Pennsylvania Auditor General Jack Wagner has set forth a plan to regulate the tattoo parlors present in the Keystone State. According to a press release from the Office of the Auditor General, the office has recommended a number of steps the General Assembly and the state Department of Health could take to reduce health risks to Pennsylvania residents. If state government officials decide to act on some sort of regulations regarding the 750 tattoo parlors throughout Pennsylvania, it would bring the fast growing business more in line with current requirements for beauty parlors, nail salons, and barber shops, according to the Pittsburgh Post-Gazette.
Why is the Auditor General concerned with the tattoo industry in Pennsylvania?
According to KDKA News, AG Wagner considers the practice of tattooing an invasive procedure that has the chance to expose customers and artists to blood-borne pathogens and various infections, and since the government regulates other industries with similar concerns some sort of formal licensing and training should be taking place.
How popular are tattoo parlors as a business?
Tattooing is a fast-growing business segment considering 21 percent of adults in the United States have at least one, according to the PG. Pittsburgh currently has 83 tattoo parlors, Philadelphia has 84, and there are scores more in smaller cities and towns throughout the Keystone State, according to the PG report.
What kinds of items would be included in legislation?
Included in any potential legislation would be training for operators of tattoo parlors and artists covering pathogens, CPR, and first aid, according to the Associated Press. The press release also indicates that tattoo parlors would be required to purchase liability insurance to protect themselves and their clients, and also mentions that financial penalties would need to be implemented for any operation found in violation of the law.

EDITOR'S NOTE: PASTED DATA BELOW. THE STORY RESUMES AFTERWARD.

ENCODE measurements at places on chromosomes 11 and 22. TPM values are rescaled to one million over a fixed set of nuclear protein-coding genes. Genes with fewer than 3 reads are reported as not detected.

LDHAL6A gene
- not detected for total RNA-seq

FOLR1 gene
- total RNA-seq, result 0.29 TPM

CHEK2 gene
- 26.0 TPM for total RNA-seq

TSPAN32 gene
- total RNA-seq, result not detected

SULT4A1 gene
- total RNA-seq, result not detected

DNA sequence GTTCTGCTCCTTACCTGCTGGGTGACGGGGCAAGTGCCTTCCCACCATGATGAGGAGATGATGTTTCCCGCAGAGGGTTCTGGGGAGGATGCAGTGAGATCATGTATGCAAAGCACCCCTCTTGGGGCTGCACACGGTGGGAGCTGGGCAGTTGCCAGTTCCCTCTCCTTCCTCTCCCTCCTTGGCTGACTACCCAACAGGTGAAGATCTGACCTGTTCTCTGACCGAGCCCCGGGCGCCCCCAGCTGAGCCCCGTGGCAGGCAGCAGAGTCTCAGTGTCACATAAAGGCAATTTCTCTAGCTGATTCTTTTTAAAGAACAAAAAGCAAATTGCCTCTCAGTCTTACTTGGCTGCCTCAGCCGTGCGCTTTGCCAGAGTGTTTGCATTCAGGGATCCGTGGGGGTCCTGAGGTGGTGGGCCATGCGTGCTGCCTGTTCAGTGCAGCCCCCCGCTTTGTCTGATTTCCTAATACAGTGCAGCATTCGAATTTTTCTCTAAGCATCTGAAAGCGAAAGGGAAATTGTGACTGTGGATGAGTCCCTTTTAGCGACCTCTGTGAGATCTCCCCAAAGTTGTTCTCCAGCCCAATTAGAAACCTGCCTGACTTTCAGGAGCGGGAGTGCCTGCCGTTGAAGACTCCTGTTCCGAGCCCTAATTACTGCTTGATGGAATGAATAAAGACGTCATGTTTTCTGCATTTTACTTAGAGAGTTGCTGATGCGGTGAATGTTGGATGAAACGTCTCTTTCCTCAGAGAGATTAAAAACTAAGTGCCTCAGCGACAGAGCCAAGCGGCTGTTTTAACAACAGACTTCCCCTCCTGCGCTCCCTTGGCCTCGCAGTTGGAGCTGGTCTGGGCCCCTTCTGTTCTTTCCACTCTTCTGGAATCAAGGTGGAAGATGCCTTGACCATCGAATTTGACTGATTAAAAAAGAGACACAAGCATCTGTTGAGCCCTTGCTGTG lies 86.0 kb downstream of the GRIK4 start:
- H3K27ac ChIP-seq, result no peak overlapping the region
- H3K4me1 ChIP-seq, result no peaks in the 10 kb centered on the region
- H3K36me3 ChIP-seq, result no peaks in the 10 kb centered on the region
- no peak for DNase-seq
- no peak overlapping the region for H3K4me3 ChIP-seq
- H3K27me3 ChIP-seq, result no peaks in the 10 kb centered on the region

How likely is it that Pennsylvania legislators will follow through on the recommendations?
According to the Post-Gazette, the only law on the books regarding tattoo parlors concerns the age of 18 to receive one without parental consent. The Auditor General is pushing a law that would be a natural extension of business that the state currently licenses. However, any regulations would be to curtail questionable businesses and prevent problem operators from taking root in communities, according to the press release. At this point, the recommendations are not likely to come up in the state House or Senate until at least 2013.
Jason Gallagher is a longtime Pennsylvania resident. He has experiences in trends and developments in many regions from having lived in many parts of the Keystone State, and currently resides in the Pittsburgh area.